Yes i really wanted to do everything on this build. I am very much in favour of CNC fretboards and inlays,

I think if i could get the right software I'd have quite a bit of fun programming inlays in, but also so i can cut fret slots that do not reach the edge of the board.

if i do manage to expand to a larger work space i'll be looking at  sticking linux on a crippled old laptop and getting a cnc at some point no doubt when they can be had for a price i can afford. I can still convince myself its DIY if i program the CNC =).

I note there is a CNC "tutorial" on this very site although it seems to leave out a lot of nescecary info and the more complete packages from cnc companies are still up in that semi pro price bracket at the moment.

 

hehe, I had to go google henna tattoos... yes I'm THAT out of the loop.  fretboard is the one thing that kept me from ever trying to build a guitar 20yrs ago.  Just couldn't reconcile getting that kind of precision w/o some time of tool, but people seem to do it all the time.  that said, it'd the one part of the build I'd just rather pay for.  down side to that is no 1 piece necks and it's also difficult to find really exotic/figured woods.  will likely have to cross that bridge someday.

yes, blind fretslots are cool.  also the (I forget the term) fretboard inset into the neck wood.  so many cool things that cnc opens up.  that's on my someday list too.

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I think your glue up will be fine mate. If you don't decide to bind then ebony dust and superglue will hide any gaps. But I see you've got some nice flamed maple binding strips there.

You mentioned that you're going to radius your fretboard, route binding and cut off neck excess neck. Make sure you do that in the right order. 1. cut the neck and route it flush with the fretboard. 2. Route your binding channel. 3. Radius the fretboard.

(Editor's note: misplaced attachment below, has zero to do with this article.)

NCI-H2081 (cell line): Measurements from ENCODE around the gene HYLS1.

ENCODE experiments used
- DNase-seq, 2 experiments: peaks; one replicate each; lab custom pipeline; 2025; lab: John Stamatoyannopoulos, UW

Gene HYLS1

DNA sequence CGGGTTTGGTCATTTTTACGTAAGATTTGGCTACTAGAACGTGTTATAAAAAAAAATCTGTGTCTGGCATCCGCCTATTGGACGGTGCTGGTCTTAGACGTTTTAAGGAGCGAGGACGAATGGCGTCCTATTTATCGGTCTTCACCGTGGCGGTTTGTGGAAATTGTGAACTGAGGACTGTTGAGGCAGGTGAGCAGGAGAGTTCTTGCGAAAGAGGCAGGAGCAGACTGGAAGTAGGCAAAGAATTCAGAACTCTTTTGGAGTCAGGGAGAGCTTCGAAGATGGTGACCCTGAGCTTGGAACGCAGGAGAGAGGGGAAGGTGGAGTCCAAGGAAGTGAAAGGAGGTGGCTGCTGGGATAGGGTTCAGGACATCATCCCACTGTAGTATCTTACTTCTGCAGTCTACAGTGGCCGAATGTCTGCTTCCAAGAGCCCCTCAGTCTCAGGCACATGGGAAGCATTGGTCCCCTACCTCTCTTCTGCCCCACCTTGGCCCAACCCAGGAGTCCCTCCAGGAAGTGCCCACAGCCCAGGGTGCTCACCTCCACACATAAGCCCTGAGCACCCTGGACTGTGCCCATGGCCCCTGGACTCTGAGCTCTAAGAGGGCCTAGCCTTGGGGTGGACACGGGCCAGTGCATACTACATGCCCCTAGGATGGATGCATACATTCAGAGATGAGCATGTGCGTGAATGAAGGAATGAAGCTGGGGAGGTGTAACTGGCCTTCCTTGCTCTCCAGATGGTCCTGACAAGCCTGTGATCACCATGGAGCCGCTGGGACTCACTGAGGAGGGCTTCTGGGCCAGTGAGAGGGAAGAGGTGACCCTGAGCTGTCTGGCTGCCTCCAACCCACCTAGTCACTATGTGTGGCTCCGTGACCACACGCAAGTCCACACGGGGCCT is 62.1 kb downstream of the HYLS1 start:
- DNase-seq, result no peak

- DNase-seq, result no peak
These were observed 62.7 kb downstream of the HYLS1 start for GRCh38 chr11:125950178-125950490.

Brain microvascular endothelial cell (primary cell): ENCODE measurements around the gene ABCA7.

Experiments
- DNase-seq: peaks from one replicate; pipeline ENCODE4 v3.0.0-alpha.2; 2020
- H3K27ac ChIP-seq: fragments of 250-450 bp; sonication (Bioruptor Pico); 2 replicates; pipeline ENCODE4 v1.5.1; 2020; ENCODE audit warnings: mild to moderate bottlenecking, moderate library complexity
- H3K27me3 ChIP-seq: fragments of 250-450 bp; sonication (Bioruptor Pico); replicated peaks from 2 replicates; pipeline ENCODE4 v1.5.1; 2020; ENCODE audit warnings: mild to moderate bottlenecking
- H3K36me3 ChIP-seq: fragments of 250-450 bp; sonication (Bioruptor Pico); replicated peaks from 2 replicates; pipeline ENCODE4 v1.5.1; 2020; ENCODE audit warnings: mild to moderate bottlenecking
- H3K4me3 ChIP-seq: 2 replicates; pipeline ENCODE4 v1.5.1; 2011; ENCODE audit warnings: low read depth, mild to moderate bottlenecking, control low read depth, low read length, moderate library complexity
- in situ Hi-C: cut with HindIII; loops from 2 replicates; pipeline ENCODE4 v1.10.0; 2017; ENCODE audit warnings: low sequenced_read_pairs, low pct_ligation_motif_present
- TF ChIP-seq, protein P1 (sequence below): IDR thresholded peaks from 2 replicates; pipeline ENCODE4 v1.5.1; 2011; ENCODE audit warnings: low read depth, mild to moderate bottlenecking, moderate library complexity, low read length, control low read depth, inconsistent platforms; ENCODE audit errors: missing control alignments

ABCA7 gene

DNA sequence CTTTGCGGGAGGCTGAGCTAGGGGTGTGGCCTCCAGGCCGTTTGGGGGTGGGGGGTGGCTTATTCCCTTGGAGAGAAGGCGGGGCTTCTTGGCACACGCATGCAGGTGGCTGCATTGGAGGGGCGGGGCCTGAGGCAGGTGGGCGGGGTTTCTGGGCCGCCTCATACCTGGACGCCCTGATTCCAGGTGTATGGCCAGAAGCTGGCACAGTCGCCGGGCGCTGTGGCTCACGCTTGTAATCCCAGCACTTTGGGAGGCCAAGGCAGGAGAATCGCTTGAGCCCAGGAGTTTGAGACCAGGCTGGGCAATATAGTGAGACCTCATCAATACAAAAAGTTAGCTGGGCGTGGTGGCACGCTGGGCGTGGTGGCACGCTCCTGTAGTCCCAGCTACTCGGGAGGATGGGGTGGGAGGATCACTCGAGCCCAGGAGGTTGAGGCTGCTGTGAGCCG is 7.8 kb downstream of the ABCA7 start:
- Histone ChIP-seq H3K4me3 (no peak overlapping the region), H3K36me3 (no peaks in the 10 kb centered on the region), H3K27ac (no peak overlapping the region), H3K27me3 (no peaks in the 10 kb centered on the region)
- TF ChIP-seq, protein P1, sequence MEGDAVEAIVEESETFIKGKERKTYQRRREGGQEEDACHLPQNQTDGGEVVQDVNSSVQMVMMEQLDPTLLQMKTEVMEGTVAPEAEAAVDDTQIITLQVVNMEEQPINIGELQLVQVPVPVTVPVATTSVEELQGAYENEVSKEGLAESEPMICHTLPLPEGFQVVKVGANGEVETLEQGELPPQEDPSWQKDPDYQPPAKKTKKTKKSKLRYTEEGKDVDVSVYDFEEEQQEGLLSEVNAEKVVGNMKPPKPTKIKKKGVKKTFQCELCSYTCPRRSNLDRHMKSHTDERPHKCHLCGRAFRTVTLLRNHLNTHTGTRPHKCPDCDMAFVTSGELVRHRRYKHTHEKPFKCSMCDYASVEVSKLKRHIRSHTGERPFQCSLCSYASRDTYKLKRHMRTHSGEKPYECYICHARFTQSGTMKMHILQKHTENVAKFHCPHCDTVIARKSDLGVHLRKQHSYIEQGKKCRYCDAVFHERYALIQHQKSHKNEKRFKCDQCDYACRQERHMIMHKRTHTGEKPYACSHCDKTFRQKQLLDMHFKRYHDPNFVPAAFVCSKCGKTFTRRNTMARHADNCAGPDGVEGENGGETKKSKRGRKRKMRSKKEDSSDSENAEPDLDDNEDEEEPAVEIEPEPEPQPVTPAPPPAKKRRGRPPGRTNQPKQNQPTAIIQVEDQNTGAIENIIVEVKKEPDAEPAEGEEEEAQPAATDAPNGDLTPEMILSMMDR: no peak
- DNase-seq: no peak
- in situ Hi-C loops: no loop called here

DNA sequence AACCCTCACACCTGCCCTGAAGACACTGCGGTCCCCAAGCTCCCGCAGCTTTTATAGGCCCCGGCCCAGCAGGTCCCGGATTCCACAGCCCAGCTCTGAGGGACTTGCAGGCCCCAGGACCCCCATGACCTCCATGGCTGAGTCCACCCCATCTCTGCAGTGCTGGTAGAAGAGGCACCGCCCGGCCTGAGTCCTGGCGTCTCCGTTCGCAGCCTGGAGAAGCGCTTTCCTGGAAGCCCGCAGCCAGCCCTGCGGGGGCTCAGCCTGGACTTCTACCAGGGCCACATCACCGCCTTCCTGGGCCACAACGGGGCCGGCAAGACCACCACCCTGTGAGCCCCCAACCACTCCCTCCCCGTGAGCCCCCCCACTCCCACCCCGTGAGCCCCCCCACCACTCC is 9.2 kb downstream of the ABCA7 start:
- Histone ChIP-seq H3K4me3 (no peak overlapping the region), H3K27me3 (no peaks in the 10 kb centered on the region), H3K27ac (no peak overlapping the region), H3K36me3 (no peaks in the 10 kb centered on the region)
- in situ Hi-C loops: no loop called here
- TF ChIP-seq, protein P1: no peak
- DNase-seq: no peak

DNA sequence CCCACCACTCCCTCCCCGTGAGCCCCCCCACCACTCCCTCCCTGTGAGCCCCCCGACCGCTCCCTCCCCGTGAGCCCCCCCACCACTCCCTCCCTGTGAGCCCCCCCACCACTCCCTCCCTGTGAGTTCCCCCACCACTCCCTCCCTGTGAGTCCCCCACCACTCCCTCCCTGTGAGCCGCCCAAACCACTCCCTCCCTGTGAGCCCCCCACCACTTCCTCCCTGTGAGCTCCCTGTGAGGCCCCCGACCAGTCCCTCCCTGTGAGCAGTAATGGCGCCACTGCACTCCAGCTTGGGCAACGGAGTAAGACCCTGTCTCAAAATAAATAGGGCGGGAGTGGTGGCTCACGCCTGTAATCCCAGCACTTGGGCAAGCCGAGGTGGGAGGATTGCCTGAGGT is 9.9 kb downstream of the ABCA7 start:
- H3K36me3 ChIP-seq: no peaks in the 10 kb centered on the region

If you route your binding channel first, you will no longer have the correct taper to route your neck to, if you radius first, you will not have a flat surface to site the router on or place on router table. 

Loving that palmwood, will look stunning with some finish on it

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Catch me up, what has happened here? Is this the result of you routing the palmwood flush with the fretboard? 

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1 hour ago, ADFinlayson said:

Catch me up, what has happened here? Is this the result of you routing the palmwood flush with the fretboard? 

yup:

 

Latest vid is up:

 

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Just wondering... Would it have made any difference if you had not tried to reach the fretboard at every pass? I mean, had you just touched the surface all along several times until reaching the fretboard might have been more subtle. A four flute router bit might also have helped by cutting shallower.

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8 hours ago, ADFinlayson said:

Screw the new camera, you need better router bits bud. 

+1

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Haha, yes I agree although the nature of the wood really does make tearout pretty inevitable.
It was fine with the wenge which is a much harder wood.

Still willing to post a sample of the palmwood to anyone that wants it.

I did find the router very bitey. This was my first time using the 1/2 inch router, previousl having used the 1/4".
I had the speed on minimum to avoid scorching, although i do wonder if higher speed might result in a better cut. Kind of liek a "whipping the table cloth out quickly" effect?

All I know is im expecting when i come to build a 2nd guitar from standard woods im expecting to find it a breeze by comparrison :).

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just a thought, but direction of the router and quality of the bit would probably play a big role in preventing this.  downhill routing works wonders altho I have never worked with palmwood and am not certain it could be avoided.  all that said: multiple passes at small depths and a big (3/4") router bit with a bull nose have served me pretty well in figured wood scenarios.